You can use these key strategies at home to help support your students succeed with Common Core State Standards (CCSS) in math.

- Encourage children not to give up while solving problems, to build stamina and develop their critical thinking skills.
- Don’t give them the answers – ask them to think of different ways they can solve problems.
- Have children illustrate the math they were thinking in their head and discuss it out loud.
- Have children apply their math knowledge to a real-world scenario at home, such as doubling a recipe or calculating the area of a room.

## Strategies by Grade

**6**^{th} Grade Math

^{th}Grade Math

You can help your child learn outside of classroom by doing these following.

- Ask your child to calculate the unit rates of items purchased from the grocery store. For example, if 2 pounds of flour cost $3.00, how much does flour cost per pound?
- Have your child determine the amount of ingredients needed when cooking. For example, if a recipe calls for 8 cups of rice to serve 4 people, how many cups of rice do you need to serve 6 people?

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**Example #1**

Ann has 3 1⁄2 lbs of peanuts for the party. She wants to put them in small bags each containing ½ lb. How many small bags of peanuts will she have?

**Example #2**

A slime mixture is made by mixing glue and liquid laundry starch in a ratio of 3 to 2. How much glue and how much starch are needed to make 90 cups of slime?

**7**^{th} Grade Math

^{th}Grade Math

You can help your child learn outside of classroom by doing the following.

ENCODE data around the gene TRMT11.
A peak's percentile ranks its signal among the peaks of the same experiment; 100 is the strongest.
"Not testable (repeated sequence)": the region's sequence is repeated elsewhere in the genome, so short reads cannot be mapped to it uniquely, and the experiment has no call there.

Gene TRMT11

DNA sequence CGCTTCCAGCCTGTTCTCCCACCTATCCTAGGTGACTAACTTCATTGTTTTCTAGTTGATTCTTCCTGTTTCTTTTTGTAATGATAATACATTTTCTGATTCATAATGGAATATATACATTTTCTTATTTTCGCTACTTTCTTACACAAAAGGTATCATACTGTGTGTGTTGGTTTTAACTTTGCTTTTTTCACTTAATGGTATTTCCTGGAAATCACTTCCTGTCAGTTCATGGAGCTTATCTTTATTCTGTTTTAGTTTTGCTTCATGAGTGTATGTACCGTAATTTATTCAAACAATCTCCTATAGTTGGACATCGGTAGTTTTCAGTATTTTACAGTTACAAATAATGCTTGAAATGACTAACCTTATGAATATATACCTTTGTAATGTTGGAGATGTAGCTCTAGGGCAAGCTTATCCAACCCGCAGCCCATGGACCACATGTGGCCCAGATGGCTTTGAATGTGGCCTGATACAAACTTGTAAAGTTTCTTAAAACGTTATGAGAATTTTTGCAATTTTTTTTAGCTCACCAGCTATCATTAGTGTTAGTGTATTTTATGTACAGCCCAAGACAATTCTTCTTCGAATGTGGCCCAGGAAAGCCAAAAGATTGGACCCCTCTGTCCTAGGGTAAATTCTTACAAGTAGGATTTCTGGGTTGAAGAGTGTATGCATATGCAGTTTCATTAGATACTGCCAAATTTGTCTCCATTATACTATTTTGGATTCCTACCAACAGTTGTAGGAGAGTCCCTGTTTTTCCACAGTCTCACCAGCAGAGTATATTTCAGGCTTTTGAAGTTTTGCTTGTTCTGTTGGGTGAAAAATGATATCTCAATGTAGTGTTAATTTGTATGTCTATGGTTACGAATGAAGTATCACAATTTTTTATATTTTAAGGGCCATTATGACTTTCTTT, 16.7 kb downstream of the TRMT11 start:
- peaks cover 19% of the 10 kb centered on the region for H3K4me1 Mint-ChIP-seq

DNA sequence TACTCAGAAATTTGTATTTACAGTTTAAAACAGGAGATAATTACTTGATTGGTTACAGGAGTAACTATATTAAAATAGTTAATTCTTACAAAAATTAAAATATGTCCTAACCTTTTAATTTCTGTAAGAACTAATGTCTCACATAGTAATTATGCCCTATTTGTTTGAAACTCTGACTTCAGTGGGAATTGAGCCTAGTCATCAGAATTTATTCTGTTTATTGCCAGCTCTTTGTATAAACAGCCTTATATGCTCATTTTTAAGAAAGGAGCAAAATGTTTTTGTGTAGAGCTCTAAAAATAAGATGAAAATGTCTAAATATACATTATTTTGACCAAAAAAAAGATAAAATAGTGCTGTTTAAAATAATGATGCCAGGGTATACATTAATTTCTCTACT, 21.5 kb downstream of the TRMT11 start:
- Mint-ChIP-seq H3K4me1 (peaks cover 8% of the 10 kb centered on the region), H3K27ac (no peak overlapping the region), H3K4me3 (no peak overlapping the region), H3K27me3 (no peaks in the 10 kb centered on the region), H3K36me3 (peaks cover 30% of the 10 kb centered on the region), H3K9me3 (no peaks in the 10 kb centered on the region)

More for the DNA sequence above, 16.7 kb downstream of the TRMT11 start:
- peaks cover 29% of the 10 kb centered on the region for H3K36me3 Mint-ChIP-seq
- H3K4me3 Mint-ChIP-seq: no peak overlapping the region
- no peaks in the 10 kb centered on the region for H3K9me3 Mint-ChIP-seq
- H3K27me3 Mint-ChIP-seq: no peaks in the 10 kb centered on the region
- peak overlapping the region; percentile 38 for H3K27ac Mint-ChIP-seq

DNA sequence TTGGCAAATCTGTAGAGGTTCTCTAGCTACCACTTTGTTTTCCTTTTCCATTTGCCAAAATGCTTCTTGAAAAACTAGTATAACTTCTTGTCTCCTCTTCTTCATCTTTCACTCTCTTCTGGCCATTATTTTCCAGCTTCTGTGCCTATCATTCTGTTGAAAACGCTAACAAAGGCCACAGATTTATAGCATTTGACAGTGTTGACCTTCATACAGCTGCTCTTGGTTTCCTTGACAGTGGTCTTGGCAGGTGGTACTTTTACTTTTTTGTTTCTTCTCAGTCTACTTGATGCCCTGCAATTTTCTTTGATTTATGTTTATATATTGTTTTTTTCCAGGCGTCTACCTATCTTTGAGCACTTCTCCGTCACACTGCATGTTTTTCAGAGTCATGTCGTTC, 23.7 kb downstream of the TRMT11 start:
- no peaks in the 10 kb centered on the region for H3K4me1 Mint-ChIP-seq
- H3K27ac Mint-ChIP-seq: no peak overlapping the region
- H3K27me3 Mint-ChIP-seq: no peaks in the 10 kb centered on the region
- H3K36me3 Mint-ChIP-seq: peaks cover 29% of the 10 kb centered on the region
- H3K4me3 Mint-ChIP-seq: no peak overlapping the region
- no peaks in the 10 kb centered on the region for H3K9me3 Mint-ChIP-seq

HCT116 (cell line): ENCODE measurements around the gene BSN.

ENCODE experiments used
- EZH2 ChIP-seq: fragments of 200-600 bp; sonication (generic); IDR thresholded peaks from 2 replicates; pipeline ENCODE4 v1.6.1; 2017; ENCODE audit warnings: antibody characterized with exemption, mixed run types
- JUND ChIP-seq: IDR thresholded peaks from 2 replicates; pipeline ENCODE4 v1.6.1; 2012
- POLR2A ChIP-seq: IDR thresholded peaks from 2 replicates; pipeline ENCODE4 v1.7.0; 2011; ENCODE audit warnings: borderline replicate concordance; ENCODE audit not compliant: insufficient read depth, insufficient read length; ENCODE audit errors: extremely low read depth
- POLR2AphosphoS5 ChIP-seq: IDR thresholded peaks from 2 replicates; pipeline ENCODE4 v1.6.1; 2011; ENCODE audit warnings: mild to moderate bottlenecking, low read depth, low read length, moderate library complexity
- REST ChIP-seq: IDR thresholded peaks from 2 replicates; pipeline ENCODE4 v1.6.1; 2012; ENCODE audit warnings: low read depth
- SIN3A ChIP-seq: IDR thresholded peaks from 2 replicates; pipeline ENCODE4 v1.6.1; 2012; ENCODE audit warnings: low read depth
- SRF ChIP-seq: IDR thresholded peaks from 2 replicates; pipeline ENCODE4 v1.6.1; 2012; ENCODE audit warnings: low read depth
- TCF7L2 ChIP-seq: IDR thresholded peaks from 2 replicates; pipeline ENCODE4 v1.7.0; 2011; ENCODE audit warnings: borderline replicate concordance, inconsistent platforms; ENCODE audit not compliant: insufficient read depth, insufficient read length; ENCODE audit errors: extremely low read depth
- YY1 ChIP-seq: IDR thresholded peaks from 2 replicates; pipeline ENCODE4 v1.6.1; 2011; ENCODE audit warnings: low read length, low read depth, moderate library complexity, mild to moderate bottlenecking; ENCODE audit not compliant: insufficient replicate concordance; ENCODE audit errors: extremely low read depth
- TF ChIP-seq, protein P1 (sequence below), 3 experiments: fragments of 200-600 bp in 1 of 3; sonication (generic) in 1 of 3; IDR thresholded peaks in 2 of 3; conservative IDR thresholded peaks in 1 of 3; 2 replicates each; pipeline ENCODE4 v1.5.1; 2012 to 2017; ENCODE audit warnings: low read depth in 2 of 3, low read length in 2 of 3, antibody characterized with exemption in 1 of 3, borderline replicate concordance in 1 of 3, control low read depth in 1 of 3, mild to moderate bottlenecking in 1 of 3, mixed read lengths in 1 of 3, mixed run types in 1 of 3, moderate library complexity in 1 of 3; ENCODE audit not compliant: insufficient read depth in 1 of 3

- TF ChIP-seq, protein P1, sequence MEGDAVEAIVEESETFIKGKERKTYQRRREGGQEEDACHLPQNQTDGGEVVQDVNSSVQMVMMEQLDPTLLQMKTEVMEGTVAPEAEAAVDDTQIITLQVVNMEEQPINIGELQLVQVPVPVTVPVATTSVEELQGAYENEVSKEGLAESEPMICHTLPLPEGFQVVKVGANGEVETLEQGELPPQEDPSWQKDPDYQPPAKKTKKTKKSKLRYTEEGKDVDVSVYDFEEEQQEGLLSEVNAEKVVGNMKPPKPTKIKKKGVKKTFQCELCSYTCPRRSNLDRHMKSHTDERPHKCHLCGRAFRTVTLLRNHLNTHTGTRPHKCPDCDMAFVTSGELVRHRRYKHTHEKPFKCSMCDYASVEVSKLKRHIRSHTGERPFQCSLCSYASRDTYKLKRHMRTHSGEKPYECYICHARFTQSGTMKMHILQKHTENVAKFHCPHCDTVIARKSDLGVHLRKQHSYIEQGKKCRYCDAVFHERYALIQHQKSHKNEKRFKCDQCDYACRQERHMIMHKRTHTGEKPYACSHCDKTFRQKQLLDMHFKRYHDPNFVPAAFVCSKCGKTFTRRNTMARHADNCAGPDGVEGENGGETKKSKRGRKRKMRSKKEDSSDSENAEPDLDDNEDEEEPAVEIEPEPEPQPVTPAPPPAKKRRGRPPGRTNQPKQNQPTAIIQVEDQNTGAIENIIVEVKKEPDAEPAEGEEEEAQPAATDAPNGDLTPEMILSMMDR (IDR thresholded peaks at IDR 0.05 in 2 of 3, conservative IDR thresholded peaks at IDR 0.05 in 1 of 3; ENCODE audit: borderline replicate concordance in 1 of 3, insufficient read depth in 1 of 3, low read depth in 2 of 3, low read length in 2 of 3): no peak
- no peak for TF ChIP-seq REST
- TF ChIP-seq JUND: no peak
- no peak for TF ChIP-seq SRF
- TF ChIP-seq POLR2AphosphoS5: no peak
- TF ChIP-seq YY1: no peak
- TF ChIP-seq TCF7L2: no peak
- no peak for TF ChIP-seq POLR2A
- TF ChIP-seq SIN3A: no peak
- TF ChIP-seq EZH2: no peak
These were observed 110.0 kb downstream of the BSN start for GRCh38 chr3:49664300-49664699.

- Use store advertisements to engage your child in working with numbers. For example, if a store advertises 30% off, have your child estimate the dollar amount of the discount, as well as the sale price of an item.

- Have students use four 4’s and any of the four arithmetic operations to write the numbers from 0 to 20 (for example, 44-44=0; 4•4-4•4 = 0. How do you get 1? 4/4+4-4=1).

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**Examples #1**

**Examples #2**

**8**^{th} Grade Math

^{th}Grade Math

You can help your child learn outside of classroom by doing the following.

- Ask your child to do an Internet search to determine how mathematics is used in specific careers. This could lead to a good discussion and allow students to begin thinking about their future aspirations.
- Have your child use magazines, clip art, and other pictures to find and describe examples of
*similar*and*congruent*figures - Using different objects or containers (such as a can of soup or a shoebox), ask your child to estimate surface area and volume, and check the answer together.
- Prompt your child to face challenges positively and to see mathematics as a subject that is important. Avoid statements like “
*I wasn’t good at math*” or “*Math is too hard*

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**Example #1**

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